The politics of rights-writing extend even further. Jennings modeled his religious freedom paragraph on provisions contained in the Ireland Act of 1920, a law ratified by the British parliament, which, while permitting limited Irish “home rule,” maintained London’s claims to the island. In a contrasting move—which would have undoubtedly been recognized by Crown administrators at the time—the nationalists’ paragraph on religious freedom took its language from the 1937 Constitution of Ireland, a document that aimed to establish total Irish independence from the British. As one of the Ceylonese drafters put it, the “Free Lanka” Constitution drew from a text that effected in Ireland “a definitive break with the past” and “conduct[ed] what, in law, was a revolution.”

We can now view the nationalist’s construction of religious rights in a new light: as a polemic against Jennings’ and an invocation of alternate discourses from Europe, the U.S., and India; as a desire to mark particular distinctions and affinities (with Ireland in 1937 and not 1920, with the allied United Nations and not Britain alone); as an effort to treat constitutions not as something given to a nation by colonial governments, but as something claimed by its citizens. The legal syntax of religious rights, read against the grain, historicized, reveals the very thing that rights-discourse obscures: the fragile, contingent, interested, political nature of religious rights, and the embeddedness of rights discourse in larger local, regional, and global struggles for power and control.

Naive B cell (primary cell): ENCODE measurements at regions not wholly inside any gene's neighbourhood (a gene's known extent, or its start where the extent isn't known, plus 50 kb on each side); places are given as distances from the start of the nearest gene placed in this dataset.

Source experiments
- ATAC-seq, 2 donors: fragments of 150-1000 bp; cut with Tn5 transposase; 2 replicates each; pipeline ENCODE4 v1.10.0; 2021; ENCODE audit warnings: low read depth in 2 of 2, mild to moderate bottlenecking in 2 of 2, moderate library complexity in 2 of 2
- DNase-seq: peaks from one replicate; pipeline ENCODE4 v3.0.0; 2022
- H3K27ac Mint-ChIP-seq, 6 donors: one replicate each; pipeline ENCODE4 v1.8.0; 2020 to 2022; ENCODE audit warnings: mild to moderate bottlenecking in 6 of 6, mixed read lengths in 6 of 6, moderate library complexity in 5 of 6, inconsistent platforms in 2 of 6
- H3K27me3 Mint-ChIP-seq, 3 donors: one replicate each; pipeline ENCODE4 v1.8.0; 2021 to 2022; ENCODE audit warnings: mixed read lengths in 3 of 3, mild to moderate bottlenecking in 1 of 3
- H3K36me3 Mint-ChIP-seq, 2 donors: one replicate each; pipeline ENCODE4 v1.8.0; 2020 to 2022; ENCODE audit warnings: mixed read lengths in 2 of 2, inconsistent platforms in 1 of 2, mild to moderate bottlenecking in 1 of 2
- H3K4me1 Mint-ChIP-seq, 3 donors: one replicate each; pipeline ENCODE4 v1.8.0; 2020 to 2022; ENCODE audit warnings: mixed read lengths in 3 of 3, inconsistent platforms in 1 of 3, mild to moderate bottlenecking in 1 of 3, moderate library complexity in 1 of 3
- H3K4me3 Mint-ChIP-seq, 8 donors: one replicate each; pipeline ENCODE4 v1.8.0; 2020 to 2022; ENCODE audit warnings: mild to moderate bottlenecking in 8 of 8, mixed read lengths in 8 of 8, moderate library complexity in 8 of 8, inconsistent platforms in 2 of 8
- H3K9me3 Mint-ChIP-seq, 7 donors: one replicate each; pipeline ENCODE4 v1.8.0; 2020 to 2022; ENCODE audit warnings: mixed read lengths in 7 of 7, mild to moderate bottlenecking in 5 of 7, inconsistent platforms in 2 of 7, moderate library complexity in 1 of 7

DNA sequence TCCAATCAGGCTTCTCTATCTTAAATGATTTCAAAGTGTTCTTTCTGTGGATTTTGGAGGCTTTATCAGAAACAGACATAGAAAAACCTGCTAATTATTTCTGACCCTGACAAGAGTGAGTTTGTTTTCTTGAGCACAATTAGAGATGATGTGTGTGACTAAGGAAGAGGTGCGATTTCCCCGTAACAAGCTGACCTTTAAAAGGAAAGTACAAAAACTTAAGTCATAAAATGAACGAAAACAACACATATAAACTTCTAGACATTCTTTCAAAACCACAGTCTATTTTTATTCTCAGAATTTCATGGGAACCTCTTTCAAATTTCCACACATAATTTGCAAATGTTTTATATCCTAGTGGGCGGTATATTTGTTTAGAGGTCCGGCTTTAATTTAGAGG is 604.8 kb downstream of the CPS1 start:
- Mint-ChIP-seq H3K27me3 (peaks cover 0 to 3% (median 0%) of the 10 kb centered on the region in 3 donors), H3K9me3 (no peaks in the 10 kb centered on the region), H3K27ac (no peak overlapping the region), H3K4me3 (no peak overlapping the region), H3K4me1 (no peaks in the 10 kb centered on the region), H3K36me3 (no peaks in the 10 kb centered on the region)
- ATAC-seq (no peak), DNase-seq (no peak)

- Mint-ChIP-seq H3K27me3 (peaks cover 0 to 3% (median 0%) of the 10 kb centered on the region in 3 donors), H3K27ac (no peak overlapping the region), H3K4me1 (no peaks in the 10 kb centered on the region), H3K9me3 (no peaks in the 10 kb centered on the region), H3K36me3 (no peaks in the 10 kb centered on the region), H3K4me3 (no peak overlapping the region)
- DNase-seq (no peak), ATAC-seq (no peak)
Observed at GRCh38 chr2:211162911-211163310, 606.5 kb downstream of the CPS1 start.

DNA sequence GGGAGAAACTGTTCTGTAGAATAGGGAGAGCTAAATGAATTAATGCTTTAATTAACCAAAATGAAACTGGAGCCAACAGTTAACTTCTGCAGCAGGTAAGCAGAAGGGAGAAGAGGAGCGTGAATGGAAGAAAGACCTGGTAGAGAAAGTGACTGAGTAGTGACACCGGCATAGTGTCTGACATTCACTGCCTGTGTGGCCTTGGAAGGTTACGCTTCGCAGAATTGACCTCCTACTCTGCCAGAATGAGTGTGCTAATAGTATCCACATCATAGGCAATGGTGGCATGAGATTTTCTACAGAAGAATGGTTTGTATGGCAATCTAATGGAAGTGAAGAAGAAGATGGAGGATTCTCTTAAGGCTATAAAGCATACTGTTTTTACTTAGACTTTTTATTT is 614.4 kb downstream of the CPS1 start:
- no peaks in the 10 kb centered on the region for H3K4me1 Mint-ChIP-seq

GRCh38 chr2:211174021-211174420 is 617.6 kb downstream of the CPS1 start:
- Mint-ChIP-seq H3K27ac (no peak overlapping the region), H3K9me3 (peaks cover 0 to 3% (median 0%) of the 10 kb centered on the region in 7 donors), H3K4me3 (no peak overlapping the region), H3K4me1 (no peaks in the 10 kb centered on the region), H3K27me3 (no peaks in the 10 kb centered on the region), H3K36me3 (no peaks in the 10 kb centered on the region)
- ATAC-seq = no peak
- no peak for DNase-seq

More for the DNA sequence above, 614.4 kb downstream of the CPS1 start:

The nationalists’ paragraph of religious rights was not included in Ceylon’s independence constitution. And this is part of the story too. What determined the shape of religious rights in 1940s Sri Lanka (and elsewhere in Southern Asia) was not simply a concern with the importance of resolving religious disputes or protecting religious communities, but a concern with making sure that the language chosen signaled the appropriate alliances and echoed the appropriate politics. In Ceylon, where the handover of power occurred exclusively by way of negation with the Crown, colonial politics prevailed over anti-colonial politics and Jennings’ draft, rather than the nationalists’ draft, served as template for the 1948 Ceylon Constitution. In India, where anti-colonial movements had much greater influence on the process of decolonization, a new, more nationalistic constitution (completed by a sovereign Constituent Assembly just after independence) cast religious freedoms in the idiom of fundamental rights. In each case, the rhetoric of religious freedom bears the marks of struggle, perhaps more than resolution. It imprints the politics of the 1940s: the politics of fundamental rights, the politics of colonial resistance, and the politics of constitution-making in the twilight of empire.